My former co-worker wrote this and I thought that it needed to be stated here in my blog.
I really did not see what was going on until I saw Stephanie say no, then I moved the guy away from Steph in about 2 seconds. I still can not believe that these Korean men try and buy Stephanie like she is a piece of meat. I have always wondered what would happen if I tried to buy a girl at that club, like the Korean men were trying to buy Stephanie. Is was very pathetic to see the guy cry because I removed him from Stephanie but damn it was just sad. I kept my eye on him for the rest of the night. I was in taxi one so I did not see the cab 2 incident, but I would have removed him again if I had been in cab 2.
Here is the rest of the story from her own words.....
For those of you who aren’t foreigners in Korea or familiar with our situation, because I have blonde hair and blue eyes, in Korea it is assumed that I am Russian. The first few times I heard this, I wasn’t surprised or offended by this because I passed for a Russian in Russia both times I went there. Later, I came to understand that by being asked if I am Russian, a Korean man is actually asking me if I am a prostitute (if they just ask where I’m from as an opened ended question, there’s nothing implied). The strange thing about it is that it has nothing to do with what I’m wearing or how I’m behaving, and everything to do with the way that I look naturally. I shrugged the incident off since it happens often enough not to be anything of scandal. After mentioning the event while getting the group together and walking to the North Korean bar, it became a running gag for the night.
Later, I was at a nightclub downtown called "Boobi boobi" which is always a good time. At one point, a young Korean man wanted to dance with me, so I humored him for a minute and then broke away to go dance with my little circle of friends who were nearby on the dance floor. A little while later, he came back and started asking my friend Trey about me. Trey gave me a confused/incredulous look and told the guy “no.” The guy kept asking questions and pointing to me, and Trey kept shaking his head saying “no” and crossing his arms across his chest in the Korean “no” fashion.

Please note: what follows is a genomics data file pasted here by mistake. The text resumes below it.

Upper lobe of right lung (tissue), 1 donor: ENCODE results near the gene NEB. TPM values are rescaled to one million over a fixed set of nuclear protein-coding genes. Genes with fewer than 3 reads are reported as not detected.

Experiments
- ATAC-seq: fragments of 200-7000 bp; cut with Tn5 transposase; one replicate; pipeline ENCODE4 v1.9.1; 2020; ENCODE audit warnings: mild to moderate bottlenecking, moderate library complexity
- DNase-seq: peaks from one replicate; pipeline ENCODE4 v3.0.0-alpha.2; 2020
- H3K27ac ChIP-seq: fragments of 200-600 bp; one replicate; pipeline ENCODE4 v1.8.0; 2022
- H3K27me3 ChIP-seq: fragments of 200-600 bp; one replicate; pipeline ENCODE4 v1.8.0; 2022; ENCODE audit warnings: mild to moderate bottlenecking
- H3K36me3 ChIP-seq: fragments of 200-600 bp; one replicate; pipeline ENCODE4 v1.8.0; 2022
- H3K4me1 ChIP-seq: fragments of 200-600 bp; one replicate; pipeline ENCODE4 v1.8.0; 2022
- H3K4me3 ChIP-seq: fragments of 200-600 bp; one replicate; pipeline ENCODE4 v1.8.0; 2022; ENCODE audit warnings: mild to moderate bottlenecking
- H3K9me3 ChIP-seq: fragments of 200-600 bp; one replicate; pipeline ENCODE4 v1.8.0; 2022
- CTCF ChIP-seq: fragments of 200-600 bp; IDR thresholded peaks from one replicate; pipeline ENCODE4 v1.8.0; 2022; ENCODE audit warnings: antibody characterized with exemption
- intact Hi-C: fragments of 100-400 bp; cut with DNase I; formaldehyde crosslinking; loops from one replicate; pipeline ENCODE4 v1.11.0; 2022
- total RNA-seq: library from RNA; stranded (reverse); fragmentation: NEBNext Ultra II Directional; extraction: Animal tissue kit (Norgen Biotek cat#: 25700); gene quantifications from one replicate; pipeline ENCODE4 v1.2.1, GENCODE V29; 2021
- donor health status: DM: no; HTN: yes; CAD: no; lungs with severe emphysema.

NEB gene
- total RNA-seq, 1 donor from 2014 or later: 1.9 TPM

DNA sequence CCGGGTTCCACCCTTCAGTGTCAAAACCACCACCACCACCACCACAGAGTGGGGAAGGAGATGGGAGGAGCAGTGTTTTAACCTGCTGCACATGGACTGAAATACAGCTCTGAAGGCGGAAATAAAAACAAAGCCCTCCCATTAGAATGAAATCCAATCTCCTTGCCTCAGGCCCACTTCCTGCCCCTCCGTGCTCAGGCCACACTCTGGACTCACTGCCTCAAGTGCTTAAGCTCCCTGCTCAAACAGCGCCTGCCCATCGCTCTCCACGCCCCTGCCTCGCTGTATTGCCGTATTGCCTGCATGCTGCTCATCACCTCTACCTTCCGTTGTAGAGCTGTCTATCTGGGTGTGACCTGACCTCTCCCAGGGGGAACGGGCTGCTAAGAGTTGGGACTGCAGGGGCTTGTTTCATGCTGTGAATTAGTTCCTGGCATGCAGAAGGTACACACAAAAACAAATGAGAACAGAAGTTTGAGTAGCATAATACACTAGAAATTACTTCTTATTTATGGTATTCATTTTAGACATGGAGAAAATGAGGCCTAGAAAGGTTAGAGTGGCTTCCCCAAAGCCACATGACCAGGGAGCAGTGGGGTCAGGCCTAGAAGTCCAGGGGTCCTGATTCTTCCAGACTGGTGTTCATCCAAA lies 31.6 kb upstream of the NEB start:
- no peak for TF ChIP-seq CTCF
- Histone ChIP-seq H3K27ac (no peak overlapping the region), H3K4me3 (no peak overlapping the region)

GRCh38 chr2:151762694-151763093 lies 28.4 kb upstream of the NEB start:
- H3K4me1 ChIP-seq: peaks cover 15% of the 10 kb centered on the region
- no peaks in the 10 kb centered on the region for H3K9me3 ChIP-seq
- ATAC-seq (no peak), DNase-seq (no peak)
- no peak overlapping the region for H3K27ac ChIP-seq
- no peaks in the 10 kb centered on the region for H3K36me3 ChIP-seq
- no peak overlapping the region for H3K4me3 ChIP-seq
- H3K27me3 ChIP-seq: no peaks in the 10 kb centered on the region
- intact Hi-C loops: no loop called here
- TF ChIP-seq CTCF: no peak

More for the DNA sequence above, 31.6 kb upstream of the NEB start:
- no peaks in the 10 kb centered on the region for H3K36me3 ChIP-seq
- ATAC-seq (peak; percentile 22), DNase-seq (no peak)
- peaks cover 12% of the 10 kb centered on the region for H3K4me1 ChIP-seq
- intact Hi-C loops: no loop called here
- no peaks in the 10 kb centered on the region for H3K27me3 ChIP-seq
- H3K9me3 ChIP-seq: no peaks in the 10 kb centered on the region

The guy wouldn’t let up and decided to talk to me directly. I couldn’t understand a word he was saying until the words “how much” came out of his mouth. I looked at Trey, and he said “I kept telling him that we’re American and that we’re not Russian but he keeps asking.” I was disgusted at this man’s persistence in pursuing me as a product to be bought and sold and told him in Korean to go away. The guy wouldn’t listen to me and continued trying to talk to me, but I wasn’t having it. Luckily, big Mike, my bouncer, saw me yelling at this guy and forcibly removed him from my presence. Good job, Mike! Heather said the guy almost cried when Mike tossed him away.
I was really irritated at being propositioned twice in one night, and especially at the creepy persistence of the second interested party. I needed to step away for a moment and calm down because I could feel my anger rising. I left the dance floor and stood by the lockers, drinking my drink. After about two minutes, another Korean guy came up to me, tried to put his arm around me, and asked me if I was Russian. I angrily replied that I was American, and decided that enough was enough. Three propositions in one night is three strikes and I’m out.